As their networks get bigger and more complex, service providers are finding that more automation rather than more staff is key for keeping everything humming along. There's no shortage of automation technologies to choose from, including artificial intelligence (AI), machine learning (ML) and robotic process automation.
Telco Transformation recently spoke with Mazin Gilbert, vice president of AT&T Labs , Advanced Technology and Architecture, about what his company has learned from how it’s implemented automation so far and what's next.
Telco Transformation: Service providers have to automate more network processes because it’s not cost-effective to have humans calling all the shots. What are some processes they could or should automate? And why focus on those?
Mazin Gilbert: AT&T has been automating network processes for many years. The challenge has been flexibility to automate management and orchestration of workloads, and life cycle management of network functions. However, software-defined networking and network function virtualization better enable us to do those things.
We began this journey at AT&T five years ago when we developed ECOMP, a platform for managing and orchestrating virtual and physical network functions. (See AT&T's Gilbert: ECOMP Is a Game Changer.) In 2016, we surpassed 34% virtualization of our target network. Thus far, we have deployed hundreds of virtual network functions -- running on our network cloud while managed and orchestrated by ECOMP.
Although the majority of these functions are for mobile, there are also a number of wireline network functions that we have deployed to take advantage of ECOMP. Our goal is to virtualize 75% of our target network by 2020. (See Donovan: AT&T Closes In on Tipping Point With Virtualization.) [Open source ECOMP was merged by the Linux Foundation with OPEN-O earlier this year to form ONAP. Gilbert is the technical steering committee chair for ONAP.]
TT: At some service providers, one barrier to wider automation is that they simply don’t trust AI, machine learning, robotic process automation, etc. So they keep a lot of humans in the loop to make the final call. A related concern is that the fewer humans in the loop, the more opportunities there are for hackers to exploit automation. Is that a valid concern? And what can service providers and/or their vendors do to minimize automation-related vulnerabilities?
MG: Most automation-related vulnerabilities are not caused by automation itself, but by the move toward software. At AT&T, we are building safeguards into our compute infrastructure and embracing real-time automation to identify vulnerabilities more comprehensively. We are adopting machine learning technologies to identify anomalies in activity associated with security events and developing threats to ensure we have a secure and resilient software-defined network.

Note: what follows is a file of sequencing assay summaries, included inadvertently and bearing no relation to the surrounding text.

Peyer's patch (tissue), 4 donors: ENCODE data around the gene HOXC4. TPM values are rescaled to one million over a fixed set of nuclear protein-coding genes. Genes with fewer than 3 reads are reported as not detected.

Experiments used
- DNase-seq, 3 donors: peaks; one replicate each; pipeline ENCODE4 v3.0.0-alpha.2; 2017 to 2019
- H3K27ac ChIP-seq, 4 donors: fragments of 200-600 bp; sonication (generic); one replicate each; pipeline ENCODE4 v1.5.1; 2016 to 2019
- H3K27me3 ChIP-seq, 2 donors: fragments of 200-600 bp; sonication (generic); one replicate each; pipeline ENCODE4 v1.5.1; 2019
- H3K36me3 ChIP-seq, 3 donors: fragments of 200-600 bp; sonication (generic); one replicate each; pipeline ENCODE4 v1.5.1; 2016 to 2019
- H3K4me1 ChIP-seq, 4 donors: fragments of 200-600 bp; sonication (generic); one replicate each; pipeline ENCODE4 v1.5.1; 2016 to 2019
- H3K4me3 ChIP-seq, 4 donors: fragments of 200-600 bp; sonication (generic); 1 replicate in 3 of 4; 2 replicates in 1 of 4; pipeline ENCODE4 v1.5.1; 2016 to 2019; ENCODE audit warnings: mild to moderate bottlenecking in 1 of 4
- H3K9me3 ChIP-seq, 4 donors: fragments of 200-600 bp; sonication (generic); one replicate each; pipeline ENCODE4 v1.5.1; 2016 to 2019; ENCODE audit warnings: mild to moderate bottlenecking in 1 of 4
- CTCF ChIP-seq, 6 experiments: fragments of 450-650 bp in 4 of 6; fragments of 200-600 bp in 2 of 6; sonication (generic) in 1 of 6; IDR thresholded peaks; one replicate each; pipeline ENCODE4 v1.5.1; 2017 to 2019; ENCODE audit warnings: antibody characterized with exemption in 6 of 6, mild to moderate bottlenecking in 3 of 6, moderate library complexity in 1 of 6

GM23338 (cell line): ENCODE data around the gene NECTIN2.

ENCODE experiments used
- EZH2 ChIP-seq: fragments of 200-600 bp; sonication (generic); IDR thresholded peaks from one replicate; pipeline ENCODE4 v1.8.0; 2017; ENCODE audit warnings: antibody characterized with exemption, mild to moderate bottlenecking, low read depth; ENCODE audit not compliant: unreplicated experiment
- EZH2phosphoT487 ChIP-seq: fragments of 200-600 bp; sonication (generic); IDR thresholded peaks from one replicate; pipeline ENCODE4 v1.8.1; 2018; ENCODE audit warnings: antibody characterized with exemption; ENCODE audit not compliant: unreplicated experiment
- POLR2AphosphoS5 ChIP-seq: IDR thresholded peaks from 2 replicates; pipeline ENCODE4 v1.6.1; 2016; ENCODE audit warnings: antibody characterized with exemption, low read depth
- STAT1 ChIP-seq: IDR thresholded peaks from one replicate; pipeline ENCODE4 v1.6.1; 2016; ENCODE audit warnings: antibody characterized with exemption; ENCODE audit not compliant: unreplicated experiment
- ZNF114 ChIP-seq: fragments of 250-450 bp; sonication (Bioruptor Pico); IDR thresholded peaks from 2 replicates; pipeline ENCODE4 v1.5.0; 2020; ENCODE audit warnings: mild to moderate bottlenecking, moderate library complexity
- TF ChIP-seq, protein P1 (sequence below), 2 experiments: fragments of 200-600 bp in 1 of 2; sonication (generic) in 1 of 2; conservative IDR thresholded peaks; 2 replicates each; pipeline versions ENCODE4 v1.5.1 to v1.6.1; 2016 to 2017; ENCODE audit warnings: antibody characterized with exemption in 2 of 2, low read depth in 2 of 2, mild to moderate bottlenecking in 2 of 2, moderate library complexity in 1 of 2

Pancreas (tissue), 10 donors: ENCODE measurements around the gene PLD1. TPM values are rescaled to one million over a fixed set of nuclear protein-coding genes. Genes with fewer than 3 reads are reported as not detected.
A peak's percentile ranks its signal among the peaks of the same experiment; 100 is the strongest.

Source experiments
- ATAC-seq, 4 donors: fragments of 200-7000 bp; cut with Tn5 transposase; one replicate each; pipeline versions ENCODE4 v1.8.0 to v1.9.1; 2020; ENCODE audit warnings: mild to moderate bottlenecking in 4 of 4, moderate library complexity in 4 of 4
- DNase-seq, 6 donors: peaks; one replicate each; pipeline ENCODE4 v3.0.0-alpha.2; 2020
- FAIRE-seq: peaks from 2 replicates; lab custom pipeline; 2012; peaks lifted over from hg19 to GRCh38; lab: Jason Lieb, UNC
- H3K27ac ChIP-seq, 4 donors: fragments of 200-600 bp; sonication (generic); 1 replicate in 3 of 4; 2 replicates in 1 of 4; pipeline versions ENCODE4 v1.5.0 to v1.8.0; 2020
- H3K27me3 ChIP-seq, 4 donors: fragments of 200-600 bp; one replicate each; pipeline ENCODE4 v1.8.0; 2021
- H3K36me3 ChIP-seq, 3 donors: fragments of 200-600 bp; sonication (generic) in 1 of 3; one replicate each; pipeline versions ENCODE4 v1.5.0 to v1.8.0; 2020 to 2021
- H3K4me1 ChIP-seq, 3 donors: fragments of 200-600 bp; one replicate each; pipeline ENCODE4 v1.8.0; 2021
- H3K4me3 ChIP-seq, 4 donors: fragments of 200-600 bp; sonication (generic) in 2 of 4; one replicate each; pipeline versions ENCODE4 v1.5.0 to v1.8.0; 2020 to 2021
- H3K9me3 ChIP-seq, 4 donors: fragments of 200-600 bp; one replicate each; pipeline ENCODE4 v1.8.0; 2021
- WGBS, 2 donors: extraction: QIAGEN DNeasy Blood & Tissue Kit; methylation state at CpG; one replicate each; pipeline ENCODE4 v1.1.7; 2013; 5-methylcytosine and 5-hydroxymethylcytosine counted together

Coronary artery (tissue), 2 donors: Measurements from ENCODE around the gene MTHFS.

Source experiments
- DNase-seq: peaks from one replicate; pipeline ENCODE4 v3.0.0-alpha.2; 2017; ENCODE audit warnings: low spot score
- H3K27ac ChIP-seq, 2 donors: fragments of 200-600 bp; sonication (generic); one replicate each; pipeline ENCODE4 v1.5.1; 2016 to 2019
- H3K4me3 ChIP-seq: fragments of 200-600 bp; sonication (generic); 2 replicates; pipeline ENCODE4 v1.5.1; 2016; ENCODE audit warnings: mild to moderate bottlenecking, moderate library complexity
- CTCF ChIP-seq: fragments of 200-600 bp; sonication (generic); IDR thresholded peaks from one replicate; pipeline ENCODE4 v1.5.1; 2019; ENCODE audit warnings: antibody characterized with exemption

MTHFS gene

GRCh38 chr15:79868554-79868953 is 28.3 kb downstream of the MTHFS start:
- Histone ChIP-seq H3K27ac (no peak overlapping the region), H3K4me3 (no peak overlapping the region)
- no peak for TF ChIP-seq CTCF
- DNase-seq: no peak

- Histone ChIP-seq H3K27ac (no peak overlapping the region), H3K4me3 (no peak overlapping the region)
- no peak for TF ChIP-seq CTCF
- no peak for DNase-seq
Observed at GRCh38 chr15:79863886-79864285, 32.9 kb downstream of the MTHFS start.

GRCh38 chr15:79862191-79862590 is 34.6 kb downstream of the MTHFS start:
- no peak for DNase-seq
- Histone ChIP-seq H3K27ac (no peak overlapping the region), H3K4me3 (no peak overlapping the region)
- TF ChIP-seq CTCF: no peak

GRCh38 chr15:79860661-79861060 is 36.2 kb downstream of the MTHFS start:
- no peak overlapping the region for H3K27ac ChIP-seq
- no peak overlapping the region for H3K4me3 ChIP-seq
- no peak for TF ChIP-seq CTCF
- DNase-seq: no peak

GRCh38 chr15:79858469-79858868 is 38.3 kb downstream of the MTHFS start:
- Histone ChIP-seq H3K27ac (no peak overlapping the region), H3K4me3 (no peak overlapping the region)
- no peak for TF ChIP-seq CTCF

We consider machine learning in AI a form of data-powered learning systems. Traditionally, most analytics and policies for network workloads are deterministic, and moving to data-powered learning systems is a significant leap. We understand that leap at AT&T, which is why ECOMP was developed from the get-go to support both open-loop and closed-loop AI automation.
In open loop, we are able to capture network and cloud data and perform traditional rule-based and advanced ML analytics. Deterministic policies, written by humans, are then applied and tickets are issued when anomalies are detected. This is half automation and half manual intervention. As our operation team is becoming more confident with this process, they are starting to close the loop where actions are automatically managed by ECOMP while the platform continues to monitor and improve its actions. The same idea applies to security. The evolution from open to closed loop is vital to ensure systems are running optimally and as designed.
At AT&T, we are exploring numerous research opportunities and deployments for applying ML and AI for improving operational efficiencies, security of the platform, and data-powered policies, as well as enabling a new generation of cloud services and 5G that were not possible with legacy approaches.
TT: How does open source affect the security of automated systems? One school of thought says open source is inherently more secure because you’re not relying on a single vendor to find and fix vulnerabilities. Another says having the code in public view means hackers can peruse to their heart’s content.
MG: The answer depends on the open source. Having a code in open source with a large community involvement, such as ONAP, reduces the chance of intrusions because there is a significant team dedicated to reviewing, testing and examining the code around the clock. At AT&T, we have established frameworks and testing tools that scan every code ingested in our environment, ensuring we have intelligence in the platform that backs up to previous releases in case of any security intrusion.
— Tim Kridel, Contributing Writer, Telco Transformation